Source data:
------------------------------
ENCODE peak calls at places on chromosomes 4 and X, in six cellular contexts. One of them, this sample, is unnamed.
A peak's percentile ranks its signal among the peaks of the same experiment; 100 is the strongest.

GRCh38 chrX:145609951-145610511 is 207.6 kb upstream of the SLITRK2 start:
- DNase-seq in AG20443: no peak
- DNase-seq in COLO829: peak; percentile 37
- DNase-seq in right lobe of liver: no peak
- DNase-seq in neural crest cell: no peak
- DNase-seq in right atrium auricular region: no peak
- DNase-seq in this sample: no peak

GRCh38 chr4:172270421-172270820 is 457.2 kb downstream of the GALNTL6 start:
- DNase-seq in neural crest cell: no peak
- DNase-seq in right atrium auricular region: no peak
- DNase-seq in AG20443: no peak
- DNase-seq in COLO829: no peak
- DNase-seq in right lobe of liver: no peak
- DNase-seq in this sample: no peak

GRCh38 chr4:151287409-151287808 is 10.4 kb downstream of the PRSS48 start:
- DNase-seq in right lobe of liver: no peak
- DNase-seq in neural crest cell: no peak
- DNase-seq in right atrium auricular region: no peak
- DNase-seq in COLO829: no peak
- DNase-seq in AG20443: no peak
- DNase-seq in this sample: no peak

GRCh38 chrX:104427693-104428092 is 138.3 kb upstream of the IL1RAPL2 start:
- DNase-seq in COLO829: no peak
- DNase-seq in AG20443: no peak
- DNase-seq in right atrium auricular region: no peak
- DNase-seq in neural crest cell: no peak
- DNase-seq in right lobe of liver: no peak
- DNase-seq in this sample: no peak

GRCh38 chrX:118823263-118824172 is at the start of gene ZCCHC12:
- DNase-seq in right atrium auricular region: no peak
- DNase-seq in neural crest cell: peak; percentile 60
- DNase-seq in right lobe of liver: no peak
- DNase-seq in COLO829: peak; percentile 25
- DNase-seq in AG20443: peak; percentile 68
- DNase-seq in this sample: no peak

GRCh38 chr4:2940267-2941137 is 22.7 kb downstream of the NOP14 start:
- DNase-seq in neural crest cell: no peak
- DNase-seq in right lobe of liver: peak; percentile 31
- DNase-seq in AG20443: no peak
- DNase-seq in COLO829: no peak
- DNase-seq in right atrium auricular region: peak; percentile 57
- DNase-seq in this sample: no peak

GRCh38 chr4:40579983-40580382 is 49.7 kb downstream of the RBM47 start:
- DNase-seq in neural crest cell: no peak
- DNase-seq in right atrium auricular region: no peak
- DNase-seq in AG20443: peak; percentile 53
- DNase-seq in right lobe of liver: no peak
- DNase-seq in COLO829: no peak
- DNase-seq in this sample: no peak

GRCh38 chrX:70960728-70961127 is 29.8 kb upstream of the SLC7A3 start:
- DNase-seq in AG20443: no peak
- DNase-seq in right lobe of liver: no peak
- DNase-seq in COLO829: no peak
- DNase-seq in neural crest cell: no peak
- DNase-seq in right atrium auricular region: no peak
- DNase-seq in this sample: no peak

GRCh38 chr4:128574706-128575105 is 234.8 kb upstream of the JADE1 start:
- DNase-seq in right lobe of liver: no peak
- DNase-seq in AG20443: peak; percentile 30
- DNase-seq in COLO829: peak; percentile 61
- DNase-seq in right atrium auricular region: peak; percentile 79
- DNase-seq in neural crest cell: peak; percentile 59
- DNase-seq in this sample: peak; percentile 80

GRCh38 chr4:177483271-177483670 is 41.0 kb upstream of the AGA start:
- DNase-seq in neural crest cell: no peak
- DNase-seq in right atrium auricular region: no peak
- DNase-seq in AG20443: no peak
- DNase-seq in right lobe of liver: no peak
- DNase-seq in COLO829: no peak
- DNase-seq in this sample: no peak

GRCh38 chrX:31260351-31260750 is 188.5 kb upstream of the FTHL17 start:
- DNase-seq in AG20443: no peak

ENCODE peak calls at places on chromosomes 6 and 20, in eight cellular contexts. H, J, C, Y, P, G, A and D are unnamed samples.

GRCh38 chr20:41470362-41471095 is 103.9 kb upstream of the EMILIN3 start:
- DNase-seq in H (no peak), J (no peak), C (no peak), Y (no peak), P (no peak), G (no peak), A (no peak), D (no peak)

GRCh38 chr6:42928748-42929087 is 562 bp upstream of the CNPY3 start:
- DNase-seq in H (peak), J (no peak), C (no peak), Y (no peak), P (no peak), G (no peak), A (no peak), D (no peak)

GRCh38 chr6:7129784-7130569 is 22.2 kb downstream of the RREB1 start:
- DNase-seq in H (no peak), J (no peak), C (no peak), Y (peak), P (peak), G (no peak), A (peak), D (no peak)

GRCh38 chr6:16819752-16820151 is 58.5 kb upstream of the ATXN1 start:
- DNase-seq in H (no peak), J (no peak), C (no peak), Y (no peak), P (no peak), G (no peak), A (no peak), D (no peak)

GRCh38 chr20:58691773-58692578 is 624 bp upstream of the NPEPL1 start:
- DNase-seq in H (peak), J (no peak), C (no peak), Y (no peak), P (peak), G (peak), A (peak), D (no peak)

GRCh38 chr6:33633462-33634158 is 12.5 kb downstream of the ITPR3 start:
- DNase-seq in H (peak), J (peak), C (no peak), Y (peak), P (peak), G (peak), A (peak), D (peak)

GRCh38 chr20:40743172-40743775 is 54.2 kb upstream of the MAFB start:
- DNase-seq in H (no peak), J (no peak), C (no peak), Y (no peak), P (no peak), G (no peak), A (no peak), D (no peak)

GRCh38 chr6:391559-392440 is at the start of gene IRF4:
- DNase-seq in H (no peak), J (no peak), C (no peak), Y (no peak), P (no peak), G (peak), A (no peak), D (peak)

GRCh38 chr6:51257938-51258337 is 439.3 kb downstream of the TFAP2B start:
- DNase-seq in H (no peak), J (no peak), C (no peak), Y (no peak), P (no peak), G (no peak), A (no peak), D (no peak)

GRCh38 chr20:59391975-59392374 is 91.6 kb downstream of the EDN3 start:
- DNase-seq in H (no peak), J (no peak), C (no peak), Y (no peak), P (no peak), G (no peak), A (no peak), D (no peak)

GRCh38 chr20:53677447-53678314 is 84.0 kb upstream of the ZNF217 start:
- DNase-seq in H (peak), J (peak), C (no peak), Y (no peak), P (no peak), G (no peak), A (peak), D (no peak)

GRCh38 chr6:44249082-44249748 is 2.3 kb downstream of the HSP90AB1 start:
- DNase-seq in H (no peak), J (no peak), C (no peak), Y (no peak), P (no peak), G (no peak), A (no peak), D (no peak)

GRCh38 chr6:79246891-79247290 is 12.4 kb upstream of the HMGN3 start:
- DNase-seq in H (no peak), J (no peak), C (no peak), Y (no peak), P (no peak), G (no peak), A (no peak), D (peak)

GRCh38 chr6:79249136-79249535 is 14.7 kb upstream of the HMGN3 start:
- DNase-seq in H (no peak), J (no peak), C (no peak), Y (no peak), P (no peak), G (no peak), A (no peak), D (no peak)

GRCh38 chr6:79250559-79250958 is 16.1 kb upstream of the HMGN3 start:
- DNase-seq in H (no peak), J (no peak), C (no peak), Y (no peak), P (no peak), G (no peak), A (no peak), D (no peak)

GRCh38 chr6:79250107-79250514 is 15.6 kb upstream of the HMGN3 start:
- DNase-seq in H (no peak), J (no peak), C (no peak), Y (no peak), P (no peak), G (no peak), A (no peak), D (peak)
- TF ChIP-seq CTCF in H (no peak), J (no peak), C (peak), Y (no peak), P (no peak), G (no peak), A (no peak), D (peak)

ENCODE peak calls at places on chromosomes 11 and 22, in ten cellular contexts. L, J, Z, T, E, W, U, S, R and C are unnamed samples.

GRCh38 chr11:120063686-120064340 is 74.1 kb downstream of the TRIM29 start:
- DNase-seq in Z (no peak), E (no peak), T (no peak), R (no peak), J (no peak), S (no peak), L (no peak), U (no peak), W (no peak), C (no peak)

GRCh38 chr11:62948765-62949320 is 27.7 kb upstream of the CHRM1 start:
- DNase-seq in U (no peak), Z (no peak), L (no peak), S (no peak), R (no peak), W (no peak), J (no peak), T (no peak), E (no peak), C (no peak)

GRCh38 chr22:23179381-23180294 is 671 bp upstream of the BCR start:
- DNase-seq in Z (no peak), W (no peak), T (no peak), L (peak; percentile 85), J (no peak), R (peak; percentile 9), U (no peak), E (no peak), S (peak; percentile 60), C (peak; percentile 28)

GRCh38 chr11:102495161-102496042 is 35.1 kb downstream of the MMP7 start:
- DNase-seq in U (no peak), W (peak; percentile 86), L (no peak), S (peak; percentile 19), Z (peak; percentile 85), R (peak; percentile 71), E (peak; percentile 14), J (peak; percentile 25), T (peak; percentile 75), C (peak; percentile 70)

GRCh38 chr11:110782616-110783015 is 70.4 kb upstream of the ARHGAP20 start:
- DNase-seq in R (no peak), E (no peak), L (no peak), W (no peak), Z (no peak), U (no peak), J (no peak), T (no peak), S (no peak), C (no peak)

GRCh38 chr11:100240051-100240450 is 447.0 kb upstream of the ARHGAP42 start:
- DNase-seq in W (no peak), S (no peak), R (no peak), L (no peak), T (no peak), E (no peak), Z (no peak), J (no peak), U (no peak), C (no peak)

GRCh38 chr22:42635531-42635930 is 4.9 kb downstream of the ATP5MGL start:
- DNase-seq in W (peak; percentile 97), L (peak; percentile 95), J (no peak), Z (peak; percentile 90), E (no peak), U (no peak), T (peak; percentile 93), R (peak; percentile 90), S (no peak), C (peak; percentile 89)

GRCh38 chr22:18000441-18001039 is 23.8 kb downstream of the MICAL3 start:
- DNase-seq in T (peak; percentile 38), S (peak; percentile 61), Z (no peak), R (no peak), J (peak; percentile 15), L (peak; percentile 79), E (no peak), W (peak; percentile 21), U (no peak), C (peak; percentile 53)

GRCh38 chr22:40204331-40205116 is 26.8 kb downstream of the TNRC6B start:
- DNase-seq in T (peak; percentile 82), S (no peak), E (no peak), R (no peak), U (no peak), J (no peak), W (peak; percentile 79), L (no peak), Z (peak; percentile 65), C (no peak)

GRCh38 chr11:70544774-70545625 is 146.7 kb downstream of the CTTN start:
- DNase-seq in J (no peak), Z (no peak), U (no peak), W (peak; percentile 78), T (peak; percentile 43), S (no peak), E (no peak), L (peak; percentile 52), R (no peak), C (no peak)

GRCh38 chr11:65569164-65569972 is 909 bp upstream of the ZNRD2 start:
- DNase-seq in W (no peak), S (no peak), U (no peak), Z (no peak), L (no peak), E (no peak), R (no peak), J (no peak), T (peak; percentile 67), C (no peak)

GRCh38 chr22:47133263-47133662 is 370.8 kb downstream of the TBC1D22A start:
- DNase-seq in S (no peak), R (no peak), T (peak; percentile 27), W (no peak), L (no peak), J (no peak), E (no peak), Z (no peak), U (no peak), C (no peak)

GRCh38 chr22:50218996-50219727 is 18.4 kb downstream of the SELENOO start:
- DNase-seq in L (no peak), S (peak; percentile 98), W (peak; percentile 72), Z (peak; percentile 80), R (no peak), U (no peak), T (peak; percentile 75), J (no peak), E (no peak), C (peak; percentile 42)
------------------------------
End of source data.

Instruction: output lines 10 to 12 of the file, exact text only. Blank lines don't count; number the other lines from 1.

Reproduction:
GRCh38 chr4:172270421-172270820 is 457.2 kb downstream of the GALNTL6 start:
- DNase-seq in neural crest cell: no peak
- DNase-seq in right atrium auricular region: no peak